Opinion: Best Prescription For Aging? Resistance Exercise And Strength Training
Right about now, some of us may be straining to adhere to our New Year’s resolutions about exercise. As a practicing sports medicine specialist at OHSU, I can say, unequivocally, that an investment in physical activity now will pay big dividends later, especially as we age.
Consider this: Each year after age 30, we lose an average of 1 percent of lean body mass and maximal oxygen uptake or VO2Max. Between ages 70 and 80, we lose three times that rate.
This loss of muscle mass and VO2Max, known as sarcopenia, is a primary cause of disability from falls and hip fractures, and premature death as we age. Exercise has been shown to reduce sarcopenia, but not all types of physical activity are the same when it comes to gaining muscle. What is the No. 1 way to increase lean body mass and reduce sarcopenia? Resistance exercise and strength training are the best and should be a priority for those of us who find ourselves on the AARP’s mailing list.
There are some important guidelines to discuss with your health care provider before you get started: If you’re 50 or older and currently do not exercise, check ask your clinician whether an exercise stress test should be conducted prior to starting. This is especially important for people with cardiovascular disease risk factors like high blood pressure, high cholesterol, smoking, obesity, diabetes, a pulmonary disease like asthma, and rheumatologic disease like arthritis.
A 2015 article by aging and exercise experts based in Italy and Australia provides some general principles for older adults who want to start a resistance training program:
Types of strength training include lifting weights (machines or free weights), body resistance (push-ups, sit-ups, pull -ps) and straps (suspension trainers, resistance bands).
Warm-up and cool-down periods should be twice as long for seniors. Rather than 5 to 10 minutes for warmup and 5 to 10 minutes for cool down, optimal warm-up activities should last 10 to 20 minutes, and 10 to 20 minutes should be designated to the cool-down period.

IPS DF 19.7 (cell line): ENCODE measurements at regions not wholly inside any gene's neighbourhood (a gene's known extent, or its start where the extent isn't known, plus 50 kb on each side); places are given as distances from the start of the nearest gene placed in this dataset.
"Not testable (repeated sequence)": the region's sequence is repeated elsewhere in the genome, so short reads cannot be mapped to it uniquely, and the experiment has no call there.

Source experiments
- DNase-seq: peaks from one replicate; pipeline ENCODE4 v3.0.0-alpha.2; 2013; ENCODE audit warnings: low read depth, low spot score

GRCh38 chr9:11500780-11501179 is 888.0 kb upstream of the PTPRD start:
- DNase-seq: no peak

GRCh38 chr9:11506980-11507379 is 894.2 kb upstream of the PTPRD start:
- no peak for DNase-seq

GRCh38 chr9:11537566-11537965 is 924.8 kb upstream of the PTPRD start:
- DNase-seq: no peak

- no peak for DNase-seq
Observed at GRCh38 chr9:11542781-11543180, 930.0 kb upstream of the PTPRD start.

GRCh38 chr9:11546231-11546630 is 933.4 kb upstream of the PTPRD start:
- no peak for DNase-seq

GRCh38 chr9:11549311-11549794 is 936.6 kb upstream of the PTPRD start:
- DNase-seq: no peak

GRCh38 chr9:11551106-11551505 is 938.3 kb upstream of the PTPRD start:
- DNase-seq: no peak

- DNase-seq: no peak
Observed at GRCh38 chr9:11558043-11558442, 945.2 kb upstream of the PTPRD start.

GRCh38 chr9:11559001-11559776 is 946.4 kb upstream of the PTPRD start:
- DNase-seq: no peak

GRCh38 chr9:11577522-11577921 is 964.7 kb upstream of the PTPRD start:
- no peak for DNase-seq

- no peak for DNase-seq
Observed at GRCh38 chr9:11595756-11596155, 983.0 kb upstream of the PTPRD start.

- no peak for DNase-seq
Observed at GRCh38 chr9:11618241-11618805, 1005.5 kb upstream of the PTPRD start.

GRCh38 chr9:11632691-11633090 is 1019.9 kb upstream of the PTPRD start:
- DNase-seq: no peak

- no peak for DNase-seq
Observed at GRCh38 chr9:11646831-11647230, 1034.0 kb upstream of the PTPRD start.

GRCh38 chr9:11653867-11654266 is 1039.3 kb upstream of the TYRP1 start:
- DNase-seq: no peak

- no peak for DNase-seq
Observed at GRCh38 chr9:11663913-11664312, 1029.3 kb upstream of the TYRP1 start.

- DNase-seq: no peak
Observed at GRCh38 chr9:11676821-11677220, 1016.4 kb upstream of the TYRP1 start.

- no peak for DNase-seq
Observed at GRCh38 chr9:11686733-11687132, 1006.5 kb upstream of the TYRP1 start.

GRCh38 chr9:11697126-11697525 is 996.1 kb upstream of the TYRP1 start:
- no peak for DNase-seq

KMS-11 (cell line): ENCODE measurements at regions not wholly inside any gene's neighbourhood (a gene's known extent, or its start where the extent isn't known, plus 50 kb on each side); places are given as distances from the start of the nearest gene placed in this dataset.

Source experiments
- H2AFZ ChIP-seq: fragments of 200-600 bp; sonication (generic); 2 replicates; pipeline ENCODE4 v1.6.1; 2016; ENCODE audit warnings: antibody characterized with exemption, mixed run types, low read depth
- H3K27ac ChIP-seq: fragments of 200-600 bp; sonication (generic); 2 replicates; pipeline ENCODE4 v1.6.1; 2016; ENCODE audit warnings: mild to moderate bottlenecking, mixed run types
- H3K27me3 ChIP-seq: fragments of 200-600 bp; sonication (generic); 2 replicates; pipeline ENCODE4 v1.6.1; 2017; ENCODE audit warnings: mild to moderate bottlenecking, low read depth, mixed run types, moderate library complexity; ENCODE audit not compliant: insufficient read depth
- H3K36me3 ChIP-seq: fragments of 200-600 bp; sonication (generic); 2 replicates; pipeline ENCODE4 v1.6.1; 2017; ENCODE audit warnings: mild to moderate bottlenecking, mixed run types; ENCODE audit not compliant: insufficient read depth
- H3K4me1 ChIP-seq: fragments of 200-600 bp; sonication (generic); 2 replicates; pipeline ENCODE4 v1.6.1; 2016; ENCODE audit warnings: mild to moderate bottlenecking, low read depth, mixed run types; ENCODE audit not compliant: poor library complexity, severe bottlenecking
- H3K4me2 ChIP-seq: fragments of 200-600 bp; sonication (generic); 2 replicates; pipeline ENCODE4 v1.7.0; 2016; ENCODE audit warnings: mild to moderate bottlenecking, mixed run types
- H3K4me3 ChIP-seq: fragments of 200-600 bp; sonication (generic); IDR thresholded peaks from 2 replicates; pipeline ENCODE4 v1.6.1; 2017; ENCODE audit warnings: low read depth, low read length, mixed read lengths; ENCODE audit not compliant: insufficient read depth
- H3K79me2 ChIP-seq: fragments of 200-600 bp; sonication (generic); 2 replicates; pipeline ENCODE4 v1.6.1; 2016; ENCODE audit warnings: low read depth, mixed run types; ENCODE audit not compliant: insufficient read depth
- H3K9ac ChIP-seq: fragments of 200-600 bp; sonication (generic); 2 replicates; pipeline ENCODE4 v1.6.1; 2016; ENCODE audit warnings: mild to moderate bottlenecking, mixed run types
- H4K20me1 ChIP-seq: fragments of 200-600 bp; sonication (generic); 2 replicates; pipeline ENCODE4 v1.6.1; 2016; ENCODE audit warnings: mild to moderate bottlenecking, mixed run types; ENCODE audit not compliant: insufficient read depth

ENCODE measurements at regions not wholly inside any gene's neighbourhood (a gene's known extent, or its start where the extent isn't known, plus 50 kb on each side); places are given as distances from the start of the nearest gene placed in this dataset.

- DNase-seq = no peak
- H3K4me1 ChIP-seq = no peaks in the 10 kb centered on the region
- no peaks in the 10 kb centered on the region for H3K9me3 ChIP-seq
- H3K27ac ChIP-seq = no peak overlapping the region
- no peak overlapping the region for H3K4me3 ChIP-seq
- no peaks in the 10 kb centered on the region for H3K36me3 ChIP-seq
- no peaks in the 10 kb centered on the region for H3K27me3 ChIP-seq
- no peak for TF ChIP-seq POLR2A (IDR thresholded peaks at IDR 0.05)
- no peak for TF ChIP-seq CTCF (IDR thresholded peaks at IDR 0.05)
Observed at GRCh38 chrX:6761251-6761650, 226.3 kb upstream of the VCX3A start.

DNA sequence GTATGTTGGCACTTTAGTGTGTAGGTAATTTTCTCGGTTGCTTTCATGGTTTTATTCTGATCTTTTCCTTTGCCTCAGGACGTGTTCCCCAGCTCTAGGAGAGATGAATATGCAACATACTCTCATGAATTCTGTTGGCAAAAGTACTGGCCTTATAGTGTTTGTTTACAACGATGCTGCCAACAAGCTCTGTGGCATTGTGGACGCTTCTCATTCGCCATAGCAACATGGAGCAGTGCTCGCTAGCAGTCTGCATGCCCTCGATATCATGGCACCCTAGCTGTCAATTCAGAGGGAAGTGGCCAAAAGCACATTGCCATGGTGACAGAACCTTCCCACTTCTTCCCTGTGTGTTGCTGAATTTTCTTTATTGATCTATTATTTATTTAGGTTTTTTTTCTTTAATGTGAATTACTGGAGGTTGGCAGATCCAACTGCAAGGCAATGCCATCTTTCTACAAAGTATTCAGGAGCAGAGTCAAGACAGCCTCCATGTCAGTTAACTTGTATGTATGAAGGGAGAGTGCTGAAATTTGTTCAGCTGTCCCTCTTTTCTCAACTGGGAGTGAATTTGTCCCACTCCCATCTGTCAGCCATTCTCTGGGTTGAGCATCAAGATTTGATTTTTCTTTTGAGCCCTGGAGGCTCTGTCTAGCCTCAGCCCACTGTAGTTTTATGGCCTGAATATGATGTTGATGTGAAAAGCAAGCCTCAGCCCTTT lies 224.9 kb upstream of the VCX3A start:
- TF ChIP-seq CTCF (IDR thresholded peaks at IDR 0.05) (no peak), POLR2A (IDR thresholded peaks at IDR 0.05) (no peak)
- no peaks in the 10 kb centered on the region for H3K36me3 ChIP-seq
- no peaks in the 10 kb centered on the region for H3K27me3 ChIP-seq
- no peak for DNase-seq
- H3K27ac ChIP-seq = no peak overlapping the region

It is important to stretch active muscles in both periods, and the warm-up session should include progressive muscle strengthening.
Move the resistance through the entire range of motion and avoid heavy lifting. To learn proper technique, you should have an orientation session with an exercise trainer or join a strength training class.
Older adults need a longer rest period between sets in traditional strengthening (1 to 2 minutes) as well as safe physical environments are necessary.
The average frequency should be three days per week and the individual should wait at least 48 hours between training sessions.
Do not hold your breath during a strenuous movement, but breathe regularly throughout the range of motion.
Never work through the pain. If you develop pain during a lift or movement, stop the exercise and rest. Consult a health care provider if the pain persists.
Strength training is the best way to reverse the effects of aging and sarcopenia. A book published by the Centers for Disease Control and Prevention called “Growing Stronger – Strength Training for Older Adults,” is the most complete, easy-to-read way to get started with resistance exercise. Doing this type of exercise builds strength to maintain bone density improve balance, coordination and mobility, which will reduce the risk of falling and help maintain independence in performing the activities of daily life.
Dr. Kerry Kuehl is a professor of medicine (sports medicine and health promotion) in the OHSU School of Medicine and director of the OHSU Human Performance Lab. He can be reached at [email protected].